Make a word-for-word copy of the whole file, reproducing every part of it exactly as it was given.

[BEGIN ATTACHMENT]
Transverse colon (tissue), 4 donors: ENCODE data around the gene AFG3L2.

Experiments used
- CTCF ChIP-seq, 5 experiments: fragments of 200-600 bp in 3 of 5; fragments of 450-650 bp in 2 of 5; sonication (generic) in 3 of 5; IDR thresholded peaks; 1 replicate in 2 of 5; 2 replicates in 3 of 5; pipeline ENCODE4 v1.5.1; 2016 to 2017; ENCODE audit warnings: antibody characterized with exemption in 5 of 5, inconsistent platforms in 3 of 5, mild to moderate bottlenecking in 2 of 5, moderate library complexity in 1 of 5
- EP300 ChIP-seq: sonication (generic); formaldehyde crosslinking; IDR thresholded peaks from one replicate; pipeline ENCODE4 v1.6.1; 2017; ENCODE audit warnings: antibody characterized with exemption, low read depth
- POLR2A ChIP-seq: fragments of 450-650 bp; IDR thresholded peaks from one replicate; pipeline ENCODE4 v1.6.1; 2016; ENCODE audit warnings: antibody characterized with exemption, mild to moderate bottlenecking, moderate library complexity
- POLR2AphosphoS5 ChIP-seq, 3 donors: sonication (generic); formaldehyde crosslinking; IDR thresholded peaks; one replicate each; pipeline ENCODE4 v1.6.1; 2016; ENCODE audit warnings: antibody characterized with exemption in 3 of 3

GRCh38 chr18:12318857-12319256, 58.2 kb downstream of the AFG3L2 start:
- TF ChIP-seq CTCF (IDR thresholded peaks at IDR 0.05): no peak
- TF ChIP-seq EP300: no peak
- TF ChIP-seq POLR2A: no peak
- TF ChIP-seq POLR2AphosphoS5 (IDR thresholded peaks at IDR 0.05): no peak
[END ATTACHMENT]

Transverse colon (tissue), 4 donors: ENCODE data around the gene AFG3L2.

Experiments used
- CTCF ChIP-seq, 5 experiments: fragments of 200-600 bp in 3 of 5; fragments of 450-650 bp in 2 of 5; sonication (generic) in 3 of 5; IDR thresholded peaks; 1 replicate in 2 of 5; 2 replicates in 3 of 5; pipeline ENCODE4 v1.5.1; 2016 to 2017; ENCODE audit warnings: antibody characterized with exemption in 5 of 5, inconsistent platforms in 3 of 5, mild to moderate bottlenecking in 2 of 5, moderate library complexity in 1 of 5
- EP300 ChIP-seq: sonication (generic); formaldehyde crosslinking; IDR thresholded peaks from one replicate; pipeline ENCODE4 v1.6.1; 2017; ENCODE audit warnings: antibody characterized with exemption, low read depth
- POLR2A ChIP-seq: fragments of 450-650 bp; IDR thresholded peaks from one replicate; pipeline ENCODE4 v1.6.1; 2016; ENCODE audit warnings: antibody characterized with exemption, mild to moderate bottlenecking, moderate library complexity
- POLR2AphosphoS5 ChIP-seq, 3 donors: sonication (generic); formaldehyde crosslinking; IDR thresholded peaks; one replicate each; pipeline ENCODE4 v1.6.1; 2016; ENCODE audit warnings: antibody characterized with exemption in 3 of 3

GRCh38 chr18:12318857-12319256, 58.2 kb downstream of the AFG3L2 start:
- TF ChIP-seq CTCF (IDR thresholded peaks at IDR 0.05): no peak
- TF ChIP-seq EP300: no peak
- TF ChIP-seq POLR2A: no peak
- TF ChIP-seq POLR2AphosphoS5 (IDR thresholded peaks at IDR 0.05): no peak